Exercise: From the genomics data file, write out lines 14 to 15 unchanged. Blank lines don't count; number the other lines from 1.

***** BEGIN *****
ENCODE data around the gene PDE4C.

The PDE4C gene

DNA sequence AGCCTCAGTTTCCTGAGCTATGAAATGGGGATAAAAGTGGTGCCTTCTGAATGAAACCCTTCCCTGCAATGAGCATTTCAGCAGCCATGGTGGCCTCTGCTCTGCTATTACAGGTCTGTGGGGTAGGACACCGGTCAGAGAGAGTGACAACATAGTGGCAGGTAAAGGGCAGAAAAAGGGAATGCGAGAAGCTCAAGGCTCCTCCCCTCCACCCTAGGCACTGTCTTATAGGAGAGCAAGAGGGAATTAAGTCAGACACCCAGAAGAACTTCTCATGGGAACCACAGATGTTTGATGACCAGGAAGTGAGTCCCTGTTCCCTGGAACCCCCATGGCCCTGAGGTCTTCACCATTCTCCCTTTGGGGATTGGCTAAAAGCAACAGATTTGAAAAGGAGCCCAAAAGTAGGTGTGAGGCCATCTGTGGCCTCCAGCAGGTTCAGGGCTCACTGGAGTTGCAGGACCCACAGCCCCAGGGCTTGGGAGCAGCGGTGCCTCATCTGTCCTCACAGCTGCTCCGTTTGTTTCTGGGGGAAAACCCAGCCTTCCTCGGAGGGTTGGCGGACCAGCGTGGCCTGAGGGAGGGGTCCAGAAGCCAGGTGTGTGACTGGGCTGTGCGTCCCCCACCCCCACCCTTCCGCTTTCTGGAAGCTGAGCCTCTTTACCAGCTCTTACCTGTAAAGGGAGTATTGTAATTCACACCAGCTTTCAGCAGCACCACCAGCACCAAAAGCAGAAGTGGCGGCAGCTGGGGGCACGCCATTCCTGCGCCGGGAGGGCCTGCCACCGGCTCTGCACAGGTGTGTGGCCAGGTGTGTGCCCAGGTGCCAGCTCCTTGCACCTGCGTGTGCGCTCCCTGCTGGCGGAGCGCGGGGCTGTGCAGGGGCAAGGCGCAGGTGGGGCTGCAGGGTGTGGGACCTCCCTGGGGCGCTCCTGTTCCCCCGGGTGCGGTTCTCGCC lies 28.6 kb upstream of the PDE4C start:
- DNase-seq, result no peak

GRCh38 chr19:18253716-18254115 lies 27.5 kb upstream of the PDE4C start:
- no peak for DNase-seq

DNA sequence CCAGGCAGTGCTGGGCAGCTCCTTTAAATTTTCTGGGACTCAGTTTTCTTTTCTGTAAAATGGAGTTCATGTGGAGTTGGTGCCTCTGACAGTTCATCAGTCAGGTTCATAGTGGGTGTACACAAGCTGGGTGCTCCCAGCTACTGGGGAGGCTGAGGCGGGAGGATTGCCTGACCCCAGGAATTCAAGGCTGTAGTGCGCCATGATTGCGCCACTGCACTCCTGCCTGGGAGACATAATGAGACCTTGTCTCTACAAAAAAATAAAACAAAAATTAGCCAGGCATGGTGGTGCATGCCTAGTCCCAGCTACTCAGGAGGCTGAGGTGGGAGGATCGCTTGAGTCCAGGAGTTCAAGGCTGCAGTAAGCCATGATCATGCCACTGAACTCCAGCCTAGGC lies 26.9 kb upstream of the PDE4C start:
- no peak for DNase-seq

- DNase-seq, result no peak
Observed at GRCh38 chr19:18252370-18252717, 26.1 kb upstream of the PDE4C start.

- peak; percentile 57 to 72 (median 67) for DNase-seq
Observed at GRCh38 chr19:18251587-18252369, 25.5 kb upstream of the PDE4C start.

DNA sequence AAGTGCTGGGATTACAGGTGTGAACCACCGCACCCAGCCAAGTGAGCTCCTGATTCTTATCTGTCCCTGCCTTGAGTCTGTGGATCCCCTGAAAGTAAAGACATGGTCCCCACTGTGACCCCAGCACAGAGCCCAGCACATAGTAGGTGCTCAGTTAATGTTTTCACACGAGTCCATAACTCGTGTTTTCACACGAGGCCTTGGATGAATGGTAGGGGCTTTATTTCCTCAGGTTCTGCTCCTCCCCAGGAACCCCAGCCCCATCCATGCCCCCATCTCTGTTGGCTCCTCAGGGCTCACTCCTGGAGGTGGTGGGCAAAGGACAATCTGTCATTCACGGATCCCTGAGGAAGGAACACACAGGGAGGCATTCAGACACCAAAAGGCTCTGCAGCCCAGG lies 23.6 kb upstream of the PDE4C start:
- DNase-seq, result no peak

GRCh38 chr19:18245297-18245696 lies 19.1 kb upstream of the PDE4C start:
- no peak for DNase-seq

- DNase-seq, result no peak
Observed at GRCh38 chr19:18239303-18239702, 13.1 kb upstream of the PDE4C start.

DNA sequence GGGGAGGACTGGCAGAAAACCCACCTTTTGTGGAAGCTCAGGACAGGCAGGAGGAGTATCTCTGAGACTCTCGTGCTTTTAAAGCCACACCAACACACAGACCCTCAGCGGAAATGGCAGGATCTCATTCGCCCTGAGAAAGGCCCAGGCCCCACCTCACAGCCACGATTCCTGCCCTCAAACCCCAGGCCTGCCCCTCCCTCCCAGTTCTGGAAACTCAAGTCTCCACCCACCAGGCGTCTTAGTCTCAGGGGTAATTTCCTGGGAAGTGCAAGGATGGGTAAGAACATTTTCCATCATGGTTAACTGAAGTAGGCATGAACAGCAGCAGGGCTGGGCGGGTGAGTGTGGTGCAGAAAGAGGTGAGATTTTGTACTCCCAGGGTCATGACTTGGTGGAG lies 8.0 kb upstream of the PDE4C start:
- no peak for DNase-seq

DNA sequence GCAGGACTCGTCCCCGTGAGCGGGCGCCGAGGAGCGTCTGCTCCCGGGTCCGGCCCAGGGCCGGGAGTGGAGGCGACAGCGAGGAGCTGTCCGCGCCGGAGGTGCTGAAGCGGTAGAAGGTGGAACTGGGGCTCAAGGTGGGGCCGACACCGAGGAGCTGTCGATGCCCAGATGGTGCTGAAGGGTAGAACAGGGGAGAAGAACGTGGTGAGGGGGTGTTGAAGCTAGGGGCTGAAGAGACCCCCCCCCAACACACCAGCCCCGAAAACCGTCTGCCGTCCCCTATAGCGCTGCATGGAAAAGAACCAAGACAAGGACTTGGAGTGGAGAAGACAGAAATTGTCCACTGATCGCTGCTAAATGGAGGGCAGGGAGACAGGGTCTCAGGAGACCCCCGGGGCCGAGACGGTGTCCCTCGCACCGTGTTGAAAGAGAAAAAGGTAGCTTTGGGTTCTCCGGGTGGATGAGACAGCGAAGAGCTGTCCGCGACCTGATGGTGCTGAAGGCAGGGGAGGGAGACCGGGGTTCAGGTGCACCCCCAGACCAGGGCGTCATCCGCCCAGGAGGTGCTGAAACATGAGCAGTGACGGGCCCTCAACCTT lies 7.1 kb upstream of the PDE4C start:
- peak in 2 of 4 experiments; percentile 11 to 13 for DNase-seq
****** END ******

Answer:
- DNase-seq, result no peak

GRCh38 chr19:18245297-18245696 lies 19.1 kb upstream of the PDE4C start: